Jesus put before the crowd another parable: “The kingdom of heaven may be compared to someone who sowed good seed in his field; but while everybody was asleep, an enemy came and sowed weeds among the wheat, and then went away. So when the plants came up and bore grain, then the weeds appeared as well. And the slaves of the householder came and said to him, ‘Master, did you not sow good seed in your field? Where, then, did these weeds come from?’ He answered, ‘An enemy has done this.’ The slaves said to him, ‘Then do you want us to go and gather them?’ But he replied, ‘No; for in gathering the weeds you would uproot the wheat along with them. Let both of them grow together until the harvest; and at harvest time I will tell the reapers, Collect the weeds first and bind them in bundles to be burned, but gather the wheat into my barn.’”

Then he left the crowds and went into the house. And his disciples approached him, saying, “Explain to us the parable of the weeds of the field.” He answered, “The one who sows the good seed is the Son of Man; the field is the world, and the good seed are the children of the kingdom; the weeds are the children of the evil one, and the enemy who sowed them is the devil; the harvest is the end of the age, and the reapers are angels. Just as the weeds are collected and burned up with fire, so will it be at the end of the age. The Son of Man will send his angels, and they will collect out of his kingdom all causes of sin and all evildoers, and they will throw them into the furnace of fire, where there will be weeping and gnashing of teeth. Then the righteous will shine like the sun in the kingdom of their Father. Let anyone with ears listen!” (Mt 13:24-30, 36-43)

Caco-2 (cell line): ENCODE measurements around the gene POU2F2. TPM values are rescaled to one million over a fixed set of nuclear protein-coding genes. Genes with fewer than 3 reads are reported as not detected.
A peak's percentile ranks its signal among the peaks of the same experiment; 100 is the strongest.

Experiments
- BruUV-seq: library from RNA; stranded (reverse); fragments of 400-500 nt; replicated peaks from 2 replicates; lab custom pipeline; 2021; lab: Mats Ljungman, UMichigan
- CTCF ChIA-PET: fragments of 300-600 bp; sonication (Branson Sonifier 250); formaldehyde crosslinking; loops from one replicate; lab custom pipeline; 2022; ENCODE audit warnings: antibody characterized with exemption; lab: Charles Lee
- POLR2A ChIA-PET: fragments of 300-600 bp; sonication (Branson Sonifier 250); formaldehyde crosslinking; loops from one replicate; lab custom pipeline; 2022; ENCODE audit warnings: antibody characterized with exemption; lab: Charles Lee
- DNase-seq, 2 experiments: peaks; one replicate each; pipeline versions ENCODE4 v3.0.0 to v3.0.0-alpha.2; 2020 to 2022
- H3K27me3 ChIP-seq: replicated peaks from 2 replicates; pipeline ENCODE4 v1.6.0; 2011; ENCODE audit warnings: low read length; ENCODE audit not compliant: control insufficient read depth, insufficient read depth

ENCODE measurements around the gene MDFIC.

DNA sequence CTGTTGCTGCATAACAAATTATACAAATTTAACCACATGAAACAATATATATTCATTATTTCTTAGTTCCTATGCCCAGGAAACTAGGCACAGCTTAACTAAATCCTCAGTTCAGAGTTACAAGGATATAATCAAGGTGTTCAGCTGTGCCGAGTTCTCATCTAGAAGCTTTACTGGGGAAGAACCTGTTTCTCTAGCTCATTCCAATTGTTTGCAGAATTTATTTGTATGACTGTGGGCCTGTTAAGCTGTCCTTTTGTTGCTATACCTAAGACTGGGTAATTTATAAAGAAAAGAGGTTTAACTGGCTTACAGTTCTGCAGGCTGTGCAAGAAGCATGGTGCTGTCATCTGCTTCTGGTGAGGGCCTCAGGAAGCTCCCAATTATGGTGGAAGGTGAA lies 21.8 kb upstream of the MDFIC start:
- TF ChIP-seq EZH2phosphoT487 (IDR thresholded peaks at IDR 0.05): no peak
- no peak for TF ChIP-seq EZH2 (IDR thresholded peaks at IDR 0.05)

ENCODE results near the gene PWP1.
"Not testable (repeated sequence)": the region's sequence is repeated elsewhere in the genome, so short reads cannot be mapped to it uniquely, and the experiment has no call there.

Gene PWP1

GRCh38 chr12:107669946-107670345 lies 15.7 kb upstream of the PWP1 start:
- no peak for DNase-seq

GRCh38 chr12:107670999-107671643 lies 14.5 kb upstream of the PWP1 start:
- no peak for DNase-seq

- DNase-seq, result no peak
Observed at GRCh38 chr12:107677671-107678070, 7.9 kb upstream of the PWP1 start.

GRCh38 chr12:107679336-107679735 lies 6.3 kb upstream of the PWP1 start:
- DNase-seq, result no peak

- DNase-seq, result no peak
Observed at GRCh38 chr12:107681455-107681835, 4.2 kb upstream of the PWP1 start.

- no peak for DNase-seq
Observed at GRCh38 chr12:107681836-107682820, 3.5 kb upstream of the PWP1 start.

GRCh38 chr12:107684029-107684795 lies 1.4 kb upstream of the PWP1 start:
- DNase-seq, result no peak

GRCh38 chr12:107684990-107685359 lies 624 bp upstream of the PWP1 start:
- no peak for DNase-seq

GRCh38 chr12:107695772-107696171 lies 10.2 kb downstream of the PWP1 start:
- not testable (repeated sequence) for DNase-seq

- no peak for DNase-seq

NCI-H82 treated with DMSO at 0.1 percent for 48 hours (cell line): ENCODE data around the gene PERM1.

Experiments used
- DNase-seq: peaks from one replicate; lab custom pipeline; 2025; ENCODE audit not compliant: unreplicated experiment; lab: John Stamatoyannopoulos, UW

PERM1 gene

Christ Church Episcopal, Norcross, GA
Proper 9 Year A
Romans 7:15-25a; Matthew 11:16-19, 25-30

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A couple of months ago I preached a sermon about the importance of not avoiding things that are complex just because they are complex. Jesus certainly didn’t avoid difficult topics or situations – he faced them head-on.

In Matthew’s gospel we see many occasions of Jesus challenging the scribes and Pharisees. He points out that although they followed the letter of the Hebrew law, they were missing the underlying intention of the law. Love of God and love of one’s neighbor were the most important things. Jesus demonstrated that love by healing the blind man, even though it was done on the Sabbath. By doing this, he was showing that it’s more important to have compassion than to follow the rigid rules of the religious tradition.

There are lots of examples of Jesus confronting things that would have been more easily avoided. And today I’m faced with a similar dilemma. Not that I’m comparing myself to Jesus – on that I’d fall well-short – yet, his is the example we’re called to emulate as his followers.

Now, when I preached that sermon in May, I should’ve guessed it wouldn’t be long before I was faced with a lectionary text that would make me literally practice what I preached! Today I’ve found that in Paul’s letter to the Romans.  Read the rest of this entry »